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Perhaps you’ve been following my eBook publishing series, or maybe you happened upon this article because the topic sounds appealing. After all, no one can argue that making a few extra dollars from an online business you don’t have to manage sounds a little bit exciting, right?! This is exactly that kind of business. You publish an eBook and watch the income continue to flow in from month to month. After the initial effort of publishing an eBook (about 1-3 hours), there is not much more involved until you see money coming in!
I initially came across the idea of writing public domain (PD) eBooks for an income while watching Pinocchio (The Disney version, my favorite!) with my son. I started to think about why Disney got away with re-writing so many stories originally from the public domain: Cinderella, Snow White, Sleeping Beauty, etc. Virtually all Walt Disney’s wonderful creations were based upon Andersen’s and Grimm’s Fairy Tales. I began researching the legalities of reproducing public domain works and learned a lot of insightful information just by visiting Project Gutenberg’s website. Once I figured out the legalities, I started selling eBooks I didn’t write. I got the content for these books completely free and my process was 100% legal.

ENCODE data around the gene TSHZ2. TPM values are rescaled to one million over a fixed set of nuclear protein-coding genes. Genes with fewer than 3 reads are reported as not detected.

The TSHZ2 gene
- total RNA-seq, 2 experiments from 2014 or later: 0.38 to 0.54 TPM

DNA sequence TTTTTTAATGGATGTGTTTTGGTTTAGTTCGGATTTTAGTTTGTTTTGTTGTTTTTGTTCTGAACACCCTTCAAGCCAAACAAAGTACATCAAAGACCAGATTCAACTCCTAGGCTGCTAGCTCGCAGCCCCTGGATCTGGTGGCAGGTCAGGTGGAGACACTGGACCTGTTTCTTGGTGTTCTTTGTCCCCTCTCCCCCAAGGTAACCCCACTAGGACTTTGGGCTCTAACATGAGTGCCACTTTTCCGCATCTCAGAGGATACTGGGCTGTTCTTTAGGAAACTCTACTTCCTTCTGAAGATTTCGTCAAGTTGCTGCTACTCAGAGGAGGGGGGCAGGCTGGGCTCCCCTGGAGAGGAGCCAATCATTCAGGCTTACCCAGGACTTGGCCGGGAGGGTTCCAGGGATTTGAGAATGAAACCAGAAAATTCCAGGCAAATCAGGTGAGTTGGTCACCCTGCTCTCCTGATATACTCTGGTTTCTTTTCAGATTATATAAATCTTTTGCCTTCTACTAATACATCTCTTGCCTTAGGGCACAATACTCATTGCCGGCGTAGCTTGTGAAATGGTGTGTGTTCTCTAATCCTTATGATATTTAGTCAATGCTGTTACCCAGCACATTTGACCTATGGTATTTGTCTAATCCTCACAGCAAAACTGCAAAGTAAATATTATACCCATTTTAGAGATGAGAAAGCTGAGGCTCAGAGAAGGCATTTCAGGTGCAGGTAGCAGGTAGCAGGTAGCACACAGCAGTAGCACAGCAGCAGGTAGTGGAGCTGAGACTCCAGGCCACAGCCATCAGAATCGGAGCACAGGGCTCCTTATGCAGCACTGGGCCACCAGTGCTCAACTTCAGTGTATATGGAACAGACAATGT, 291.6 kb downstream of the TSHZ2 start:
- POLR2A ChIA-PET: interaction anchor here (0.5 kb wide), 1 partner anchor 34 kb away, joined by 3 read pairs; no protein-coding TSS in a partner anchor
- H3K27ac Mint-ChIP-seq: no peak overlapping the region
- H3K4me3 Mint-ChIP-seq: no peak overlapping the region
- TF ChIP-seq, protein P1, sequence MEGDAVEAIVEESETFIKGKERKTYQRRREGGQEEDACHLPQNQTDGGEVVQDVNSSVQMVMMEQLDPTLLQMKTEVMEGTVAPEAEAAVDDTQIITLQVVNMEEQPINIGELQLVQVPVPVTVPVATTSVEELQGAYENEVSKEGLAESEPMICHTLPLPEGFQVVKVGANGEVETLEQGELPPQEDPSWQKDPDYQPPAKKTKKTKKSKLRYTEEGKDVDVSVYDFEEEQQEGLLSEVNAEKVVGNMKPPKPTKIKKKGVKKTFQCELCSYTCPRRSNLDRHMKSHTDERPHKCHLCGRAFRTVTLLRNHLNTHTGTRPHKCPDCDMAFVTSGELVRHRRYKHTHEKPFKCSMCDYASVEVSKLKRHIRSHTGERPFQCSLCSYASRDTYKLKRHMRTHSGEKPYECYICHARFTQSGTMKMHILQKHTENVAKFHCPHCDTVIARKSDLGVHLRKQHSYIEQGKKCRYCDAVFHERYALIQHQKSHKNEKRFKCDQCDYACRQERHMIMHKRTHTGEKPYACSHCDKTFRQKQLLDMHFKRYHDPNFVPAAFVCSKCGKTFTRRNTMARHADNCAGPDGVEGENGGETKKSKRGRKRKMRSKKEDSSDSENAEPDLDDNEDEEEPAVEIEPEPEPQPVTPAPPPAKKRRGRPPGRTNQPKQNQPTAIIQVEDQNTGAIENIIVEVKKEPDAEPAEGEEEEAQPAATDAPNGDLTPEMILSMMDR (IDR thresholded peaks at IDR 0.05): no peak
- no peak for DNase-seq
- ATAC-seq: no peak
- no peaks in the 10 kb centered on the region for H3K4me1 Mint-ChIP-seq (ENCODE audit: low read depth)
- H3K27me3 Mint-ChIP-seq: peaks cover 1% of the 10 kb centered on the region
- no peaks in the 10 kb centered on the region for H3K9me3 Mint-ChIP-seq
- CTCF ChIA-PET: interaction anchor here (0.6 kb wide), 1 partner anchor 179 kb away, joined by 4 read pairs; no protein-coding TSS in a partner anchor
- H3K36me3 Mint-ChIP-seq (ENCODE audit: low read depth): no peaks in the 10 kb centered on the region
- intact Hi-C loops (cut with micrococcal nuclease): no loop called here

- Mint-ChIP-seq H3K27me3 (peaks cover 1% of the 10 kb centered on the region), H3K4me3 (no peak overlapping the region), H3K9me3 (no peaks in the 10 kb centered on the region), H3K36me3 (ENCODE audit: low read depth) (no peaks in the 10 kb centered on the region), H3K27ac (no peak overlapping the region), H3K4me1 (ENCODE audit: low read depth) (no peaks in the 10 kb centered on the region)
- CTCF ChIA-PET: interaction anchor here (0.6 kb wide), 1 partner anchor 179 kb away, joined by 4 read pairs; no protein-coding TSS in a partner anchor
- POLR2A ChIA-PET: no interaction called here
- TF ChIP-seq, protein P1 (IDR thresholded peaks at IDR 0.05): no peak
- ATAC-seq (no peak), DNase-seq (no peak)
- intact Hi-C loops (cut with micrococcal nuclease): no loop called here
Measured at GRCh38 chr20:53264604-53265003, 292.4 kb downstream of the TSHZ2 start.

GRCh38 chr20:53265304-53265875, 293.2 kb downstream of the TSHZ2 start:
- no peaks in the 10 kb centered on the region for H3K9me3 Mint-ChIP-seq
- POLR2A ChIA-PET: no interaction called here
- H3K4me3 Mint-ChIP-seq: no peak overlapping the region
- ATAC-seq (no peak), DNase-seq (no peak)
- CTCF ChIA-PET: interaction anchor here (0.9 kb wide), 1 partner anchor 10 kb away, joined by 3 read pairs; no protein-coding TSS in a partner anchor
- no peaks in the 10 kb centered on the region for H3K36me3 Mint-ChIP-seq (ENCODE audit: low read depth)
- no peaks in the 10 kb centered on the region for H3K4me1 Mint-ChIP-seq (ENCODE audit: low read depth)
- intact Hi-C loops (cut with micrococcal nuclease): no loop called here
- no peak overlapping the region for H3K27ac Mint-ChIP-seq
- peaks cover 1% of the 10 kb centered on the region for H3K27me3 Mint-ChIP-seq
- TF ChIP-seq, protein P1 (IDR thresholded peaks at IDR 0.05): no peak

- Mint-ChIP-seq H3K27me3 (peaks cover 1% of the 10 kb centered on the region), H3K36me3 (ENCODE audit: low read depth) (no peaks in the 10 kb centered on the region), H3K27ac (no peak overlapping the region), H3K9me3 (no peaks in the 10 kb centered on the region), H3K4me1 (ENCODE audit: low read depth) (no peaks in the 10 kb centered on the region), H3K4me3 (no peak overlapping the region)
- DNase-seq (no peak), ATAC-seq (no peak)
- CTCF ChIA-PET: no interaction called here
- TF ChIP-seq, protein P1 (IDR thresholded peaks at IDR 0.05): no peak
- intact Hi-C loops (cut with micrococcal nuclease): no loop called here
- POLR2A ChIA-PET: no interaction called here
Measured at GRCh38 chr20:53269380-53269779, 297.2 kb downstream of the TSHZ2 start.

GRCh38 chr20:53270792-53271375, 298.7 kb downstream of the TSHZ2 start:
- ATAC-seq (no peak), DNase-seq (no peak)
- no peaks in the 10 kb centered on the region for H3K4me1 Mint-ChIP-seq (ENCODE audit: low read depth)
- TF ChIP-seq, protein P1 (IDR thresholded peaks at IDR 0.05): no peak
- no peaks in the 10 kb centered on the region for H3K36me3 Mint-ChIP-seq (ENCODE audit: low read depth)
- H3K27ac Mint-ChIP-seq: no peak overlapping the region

Public domain material is content that is not under a copyright and currently belongs to the public. Some of the best works of fiction and non-fiction, alike, falls into this category.
If you’d like more information about how to make income selling public domain eBooks or the publishing process, make sure you check out my FREE tutorial, How to Publish a Public Domain eBook in 7 Steps!
How to Choose a Public Domain eBook to Publish
In order to publish a public domain title on KDP, you need to make sure your book is illustrated or annotated. You also need to know which direction the annotated version is going to lead your marketing strategy. Illustrated is pretty self-explanatory, and almost anyone could search Pixabay for public domain images to include in their book. In order to create a valuable annotated content, you’ll need to decide an annotated strategy.
Option 1: Choose a Popular Book
If you choose a popular book that others have probably already reproduced, you need to have a gimmick–something that will make your annotated version better than all the others…
Here are four ideas that will make your Public Domain title stand out against the rest and make people want to purchase your title. When you publish a popular public domain work, use one of these additions to annotate your content and make your edition valuable:
-Include a study guide
-Include a character analysis
-Create a play out of it
-Create an Author Bio
First, If you choose to annotate using one of these methods, you’ll want to choose a popular title that libraries or schools might use for a literature class, or a university may do a book study about. Then, you could potentially advertise your “study guide version of Alice In Wonderland” to the school and ensure a large initial purchase (This is just an example of different ways your could advertise an annotated version of a Public Domain Work).